PLEASE NOTE: If you have a superannuation strategy in place in relation to contributions of any kind, are in a transition to retirement pension or have more than 1.6 million in your fund and are retired or near retirement please contact us to discuss as the information below is general information and shouldn’t be relied upon as specific advice
The 2016/2017 Federal Budget which was released last Tuesday has made significant changes to superannuation, arguably the largest changes since the 2006/07 Budget.
The super reforms announced will not take effect until July 1 2017, although changes to non-concessional contributions are effective immediately, subject to legislation.
It is important to note that these changes are ALL subject to being legislated. This is further complicated by the upcoming election on the 2nd July.
It will be a while before we know which changes have become law.
Proposed super changes in summary
Annual concessional contribution caps to be reduced to $25,000 per annum but with an ability to carry forward unused caps for up to 5 years.
Ability to make personal before-tax contributions, if your company doesn't offer salary sacrifice or you don't have an employer. Previously this was only available to the self-employed.
Ability for everyone up to age 75 to make contributions to super, without having to meet a work test.
Non-concessional contribution cap lifetime limit of $500,000 to replace the annual caps and bring-forward rules.
Pension phase balances will be limited to $1.6 million per person (for new and existing income streams).
Increased eligibility for the spouse super tax offset.
Removal of earnings tax exemptions for transition to retirement income streams.
Annual concessional contribution caps. Proposed change 1st of July 2017
Current contribution caps are $30,000 for under 50’s and $35,000 for over 50’s.
From the 1st of July 2017 the total concessional contributions you can make, including the superannuation guarantee paid by your employer, will be $25,000.
For people with balances under $500,000, there is the ability to accumulate any unused amount of the cap each year, for up to five years. For example, in year one if you contributed $20,000, in year two your contribution cap would be the set $25,000 plus the unused amount of $5,000 from year one.
You will also be able to make personal before-tax contributions. If your employer doesn't offer salary sacrifice, or you have the opportunity to put in more money than you had originally planned through salary sacrifice, you will now be able to make these additional contributions and claim a tax deduction. Previously this was only available to the self-employed.
Things to consider
This financial year and the next the existing concessional caps apply.
$30,000 for under 50’s and $35,000 for over 50’s.
If it is appropriate for you, make sure to maximise your super contributions for this year to take advantage of these additional limits.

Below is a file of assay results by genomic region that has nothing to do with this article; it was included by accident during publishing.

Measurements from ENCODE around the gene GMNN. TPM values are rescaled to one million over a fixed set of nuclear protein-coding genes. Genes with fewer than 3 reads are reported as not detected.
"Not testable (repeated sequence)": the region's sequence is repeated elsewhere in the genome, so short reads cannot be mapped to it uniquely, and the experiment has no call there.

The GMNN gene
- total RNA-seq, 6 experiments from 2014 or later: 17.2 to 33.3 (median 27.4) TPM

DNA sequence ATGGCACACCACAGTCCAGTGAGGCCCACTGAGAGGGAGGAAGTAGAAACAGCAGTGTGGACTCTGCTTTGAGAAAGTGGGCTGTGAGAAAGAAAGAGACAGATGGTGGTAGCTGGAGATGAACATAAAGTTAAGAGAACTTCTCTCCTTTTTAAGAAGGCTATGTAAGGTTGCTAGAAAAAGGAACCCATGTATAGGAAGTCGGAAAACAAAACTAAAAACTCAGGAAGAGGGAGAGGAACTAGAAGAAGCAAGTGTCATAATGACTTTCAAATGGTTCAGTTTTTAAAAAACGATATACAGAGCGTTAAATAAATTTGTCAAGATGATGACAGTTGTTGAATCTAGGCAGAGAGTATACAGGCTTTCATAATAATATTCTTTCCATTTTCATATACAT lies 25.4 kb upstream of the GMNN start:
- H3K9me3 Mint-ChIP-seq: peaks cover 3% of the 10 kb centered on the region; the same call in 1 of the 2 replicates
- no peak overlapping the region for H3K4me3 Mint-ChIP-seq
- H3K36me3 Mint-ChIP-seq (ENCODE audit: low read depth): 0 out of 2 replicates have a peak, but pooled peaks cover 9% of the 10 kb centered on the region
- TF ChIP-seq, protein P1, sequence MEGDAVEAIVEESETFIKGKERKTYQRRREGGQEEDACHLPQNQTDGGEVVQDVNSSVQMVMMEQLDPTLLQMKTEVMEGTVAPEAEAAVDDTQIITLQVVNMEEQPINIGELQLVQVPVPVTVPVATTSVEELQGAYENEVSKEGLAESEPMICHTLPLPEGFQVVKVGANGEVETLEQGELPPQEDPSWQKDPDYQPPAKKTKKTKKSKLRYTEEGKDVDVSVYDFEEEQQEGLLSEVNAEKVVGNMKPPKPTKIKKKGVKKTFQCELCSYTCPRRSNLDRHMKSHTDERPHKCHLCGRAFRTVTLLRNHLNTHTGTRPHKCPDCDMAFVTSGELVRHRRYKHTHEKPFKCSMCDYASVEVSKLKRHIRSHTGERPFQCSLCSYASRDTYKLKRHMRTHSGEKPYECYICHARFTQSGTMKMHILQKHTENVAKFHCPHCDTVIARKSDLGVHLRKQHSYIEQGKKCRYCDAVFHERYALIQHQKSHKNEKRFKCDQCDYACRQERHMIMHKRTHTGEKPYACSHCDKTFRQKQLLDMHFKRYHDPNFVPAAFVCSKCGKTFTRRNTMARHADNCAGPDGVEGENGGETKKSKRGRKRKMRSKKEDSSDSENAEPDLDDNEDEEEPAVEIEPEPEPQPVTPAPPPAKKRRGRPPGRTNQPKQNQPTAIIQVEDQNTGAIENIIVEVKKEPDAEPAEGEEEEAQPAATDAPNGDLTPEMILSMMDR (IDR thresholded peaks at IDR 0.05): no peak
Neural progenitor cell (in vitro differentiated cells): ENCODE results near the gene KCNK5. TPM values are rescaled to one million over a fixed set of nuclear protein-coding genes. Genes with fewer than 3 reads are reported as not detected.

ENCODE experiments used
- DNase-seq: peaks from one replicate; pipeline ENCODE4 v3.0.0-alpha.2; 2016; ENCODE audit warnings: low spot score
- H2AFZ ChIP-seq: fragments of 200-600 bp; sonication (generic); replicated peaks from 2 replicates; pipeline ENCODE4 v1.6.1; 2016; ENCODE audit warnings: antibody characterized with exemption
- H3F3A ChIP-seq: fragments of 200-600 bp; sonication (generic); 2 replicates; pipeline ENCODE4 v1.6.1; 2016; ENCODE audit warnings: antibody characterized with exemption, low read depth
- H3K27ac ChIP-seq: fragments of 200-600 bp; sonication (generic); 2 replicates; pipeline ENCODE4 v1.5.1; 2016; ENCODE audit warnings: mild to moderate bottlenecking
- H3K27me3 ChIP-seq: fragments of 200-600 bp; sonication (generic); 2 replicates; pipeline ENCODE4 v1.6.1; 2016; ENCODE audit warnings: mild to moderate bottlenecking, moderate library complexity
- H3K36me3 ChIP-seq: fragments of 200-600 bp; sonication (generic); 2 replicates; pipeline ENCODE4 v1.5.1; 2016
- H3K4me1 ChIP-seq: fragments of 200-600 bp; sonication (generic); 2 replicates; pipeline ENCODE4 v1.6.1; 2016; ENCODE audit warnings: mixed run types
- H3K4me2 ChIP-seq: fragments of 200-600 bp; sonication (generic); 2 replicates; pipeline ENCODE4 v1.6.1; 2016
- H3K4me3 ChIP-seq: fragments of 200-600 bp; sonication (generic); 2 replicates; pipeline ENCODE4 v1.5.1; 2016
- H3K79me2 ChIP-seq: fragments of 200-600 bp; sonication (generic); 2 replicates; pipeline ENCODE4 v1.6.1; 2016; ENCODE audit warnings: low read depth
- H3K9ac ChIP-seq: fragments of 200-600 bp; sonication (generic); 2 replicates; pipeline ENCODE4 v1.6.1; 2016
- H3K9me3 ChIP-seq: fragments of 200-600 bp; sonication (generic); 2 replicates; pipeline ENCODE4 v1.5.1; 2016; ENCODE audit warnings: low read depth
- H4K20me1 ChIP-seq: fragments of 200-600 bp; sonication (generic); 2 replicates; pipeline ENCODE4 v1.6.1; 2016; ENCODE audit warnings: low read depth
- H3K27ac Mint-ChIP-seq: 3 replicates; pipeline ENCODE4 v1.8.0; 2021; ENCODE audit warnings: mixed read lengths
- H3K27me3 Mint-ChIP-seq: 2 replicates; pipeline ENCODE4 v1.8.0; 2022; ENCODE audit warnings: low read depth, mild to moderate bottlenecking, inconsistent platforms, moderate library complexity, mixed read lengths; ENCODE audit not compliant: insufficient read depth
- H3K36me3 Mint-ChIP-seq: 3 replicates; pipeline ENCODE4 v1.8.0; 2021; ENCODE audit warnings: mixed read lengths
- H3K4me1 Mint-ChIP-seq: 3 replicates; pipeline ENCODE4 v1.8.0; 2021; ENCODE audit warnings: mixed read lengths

Non-concessional contribution cap lifetime limit of $500,000 to replace the annual caps and bring-forward rules. Proposed effective date 3rd May 2016.
A new lifetime non-concessional cap of $500 000 will replace the existing annual caps, which currently allow annual non-concessional contributions of up to $180,000 per year or $540,000 over three years.
This rule will commence from 3 May 2016 and will take into account all non-concessional contributions made after 1 July 2007. Contributions made before May 3 2016 cannot result in an excess, however any excess contributions made after that date will need to be withdrawn.
This will affect many people, especially those planning to sell an asset when close to retirement and contribute the money to super. It will also effect many plans previously put into place to balance spouse’s superannuation and increase the non-taxable component of the members account balances.
There is suggestion that this may be relaxed, so we will have to wait and see.
For small business people who rely on the sale of their business to provide for their retirement, we are awaiting clear direction as to whether the sale of business contribution of up to $500,000 will be allowed on top of the $500,000 lifetime non concessional cap.
Things to consider:
If you have already made non-concessional contributions in excess of $500,000 since 1 July 2007, you can’t make any more. If you are unsure how much you have contributed, we suggest that you contact your superannuation fund, or you can contact the ATO, who will have a record of previous contributions.
If this cap affects you, options include utilising the concessional caps as they are going to be more flexible from 1st July 2017, looking at other tax effective investments or considering borrowing arrangements to build capital in superannuation
Ability for everyone up to age 75 to make contributions to super. Proposed effective date 1st of July 2017
Currently people between the age of 65 and 74 have to satisfy the “work test” in order to make contributions to superannuation.